The weathering of granite, Llano region, Central Texas




Begle, Elsie Alkin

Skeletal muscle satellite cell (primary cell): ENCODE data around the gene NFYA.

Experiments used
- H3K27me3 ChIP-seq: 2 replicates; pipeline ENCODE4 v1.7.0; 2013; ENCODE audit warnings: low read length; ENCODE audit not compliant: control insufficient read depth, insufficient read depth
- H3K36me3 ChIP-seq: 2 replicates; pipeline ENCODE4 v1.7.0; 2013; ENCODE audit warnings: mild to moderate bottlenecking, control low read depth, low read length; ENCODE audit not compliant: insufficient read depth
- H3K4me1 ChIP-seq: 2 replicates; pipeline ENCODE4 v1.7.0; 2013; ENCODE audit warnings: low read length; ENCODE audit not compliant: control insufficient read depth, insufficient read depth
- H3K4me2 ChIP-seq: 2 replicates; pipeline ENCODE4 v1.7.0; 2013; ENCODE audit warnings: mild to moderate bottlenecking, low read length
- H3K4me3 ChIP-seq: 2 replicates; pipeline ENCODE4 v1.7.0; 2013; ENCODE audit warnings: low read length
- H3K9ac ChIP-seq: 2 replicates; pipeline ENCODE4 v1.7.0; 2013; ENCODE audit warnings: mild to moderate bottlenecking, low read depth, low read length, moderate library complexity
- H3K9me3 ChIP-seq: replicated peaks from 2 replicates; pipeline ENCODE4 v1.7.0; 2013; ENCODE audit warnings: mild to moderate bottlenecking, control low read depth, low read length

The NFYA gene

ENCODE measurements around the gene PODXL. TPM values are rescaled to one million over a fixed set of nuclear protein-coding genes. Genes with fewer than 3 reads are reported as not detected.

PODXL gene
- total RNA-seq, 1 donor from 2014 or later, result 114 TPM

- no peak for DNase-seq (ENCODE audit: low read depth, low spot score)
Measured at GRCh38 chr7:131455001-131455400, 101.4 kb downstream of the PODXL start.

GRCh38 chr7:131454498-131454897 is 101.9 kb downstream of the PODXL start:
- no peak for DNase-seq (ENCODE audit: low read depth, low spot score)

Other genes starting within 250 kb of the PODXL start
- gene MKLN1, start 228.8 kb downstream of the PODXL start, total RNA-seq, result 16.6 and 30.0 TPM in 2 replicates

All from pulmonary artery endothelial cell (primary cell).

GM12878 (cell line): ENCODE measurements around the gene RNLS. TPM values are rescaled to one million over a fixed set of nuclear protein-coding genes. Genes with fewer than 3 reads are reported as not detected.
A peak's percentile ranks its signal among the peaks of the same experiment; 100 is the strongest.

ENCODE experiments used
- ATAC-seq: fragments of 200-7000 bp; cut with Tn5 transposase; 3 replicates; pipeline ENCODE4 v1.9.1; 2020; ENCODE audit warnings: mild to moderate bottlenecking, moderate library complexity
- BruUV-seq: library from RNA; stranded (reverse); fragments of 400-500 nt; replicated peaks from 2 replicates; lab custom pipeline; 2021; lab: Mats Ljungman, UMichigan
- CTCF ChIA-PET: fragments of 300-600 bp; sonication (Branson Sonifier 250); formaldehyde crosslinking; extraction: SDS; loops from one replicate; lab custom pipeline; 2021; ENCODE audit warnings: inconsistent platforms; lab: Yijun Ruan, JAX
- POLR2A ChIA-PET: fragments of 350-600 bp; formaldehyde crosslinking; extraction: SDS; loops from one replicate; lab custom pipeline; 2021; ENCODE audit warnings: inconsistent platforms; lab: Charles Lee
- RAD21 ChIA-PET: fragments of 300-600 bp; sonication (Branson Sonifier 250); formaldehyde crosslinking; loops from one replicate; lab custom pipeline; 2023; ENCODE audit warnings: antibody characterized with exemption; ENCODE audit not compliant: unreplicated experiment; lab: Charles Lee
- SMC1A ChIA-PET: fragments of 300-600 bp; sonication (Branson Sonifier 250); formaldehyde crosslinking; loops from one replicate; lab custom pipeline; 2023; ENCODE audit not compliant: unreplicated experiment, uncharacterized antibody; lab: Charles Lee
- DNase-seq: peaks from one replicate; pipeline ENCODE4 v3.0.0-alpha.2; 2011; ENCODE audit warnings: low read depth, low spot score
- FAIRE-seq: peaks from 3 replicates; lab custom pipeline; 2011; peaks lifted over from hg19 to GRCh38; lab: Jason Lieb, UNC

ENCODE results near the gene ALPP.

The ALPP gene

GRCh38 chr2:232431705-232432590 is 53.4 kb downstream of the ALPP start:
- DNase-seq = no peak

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The weathering of granite in central Texas yields tremendous amounts of granitic detritus to adjacent rivers. The first step in the production of such sediment is the formation of grus--chemically unaltered yet totally disintegrated granite. It had long been thought that grus formed solely from the hydration and expansion of biotite which shattered the rock along fractures that radiated outward from biotite flakes. However, in central Texas the first fractures to form as granite disintegrates are closely spaced parallel sub-horizontal fractures which cut through quartz grains, microcline phenccrysts, and even biotite books. They have no spatial relationship to biotite and could not have formed by its simple expansion. The parallel fractures that initiate granite weathering may have formed by laterally confined or buttressed expansion. For example, if a body of granite expands but that expansion is confined laterally, then it must accommodate the expansion by arching upward and fracturing parallel to the arching. This would produce fractures roughly parallel to the weathering surface. The cause of the initial expansion may be solar insolation for fractures close to or at the surface, pressure release, or incipient biotite expansion at the weathering front. Once the parallel fractures form, more surface area is exposed to water moving through the rock. This speeds the expansion of biotite which ultimately shatters the rock along fractures that follow grain bound aries and radiate outward from biotite books. The formation of grus in central Texas is accompanied by the break-up of hornblende crystals along cleavage planes and, of course, the expansion of biotite parallel to the c-axis producing thin gaps along cleavage planes. Grus formation, however, was not accompanied by significant chemical alteration. Biotite did not alter to vermiculite or hydrobiotite, and neither hornblende nor feldspar were chemically altered in the grus zone. In the B horizon of soils developed on granite, biotite altered to iron oxide and either to trioctahedral illite in alkaline K+-rich waters or to vermiculite in Mg²+-rich acidic conditions. At the same time plagioclase crystals show evidence of weathering. This weathering, however, did not attack the outer surface of the grain and work uniformly inward to produce a weathering rind. Instead, plagioclase feldspars dissolved along selective discontinuous and irregular planes within crystals. These irregular planes were probably sites of previous hydrothermal or deuteric alteration, for the end result of solution is a fragile network of crystal-clear feldspar with no remnants of the once abundant fluid inclusions and sericite flakes. Microcline, too, dissolved in soil environments but only under conditions of either prolonged weathering or poorly drained acidic soils. It is much more stable than plagioclase. Sites of hydrothermal alteration also control solution of microcline in the weathering environment. Quartz was chemically unaltered in soils developed on granite. It was, however, reduced in size in the soil zone by the spalling of thin slivers from grain surfaces. The surface of quartz grains was also altered in soils. Excess silica derived from the solution of feldspar was precipitated on quartz surfaces producing a frosted appearance. Silica was also precipitated as a botryoidal crust on the under sides of slabs of granites and platy grains in grus as pendulous drops of water evaporated during dry periods. These opal crusts precipitated low in the weathering profile and represent an incipient silcrete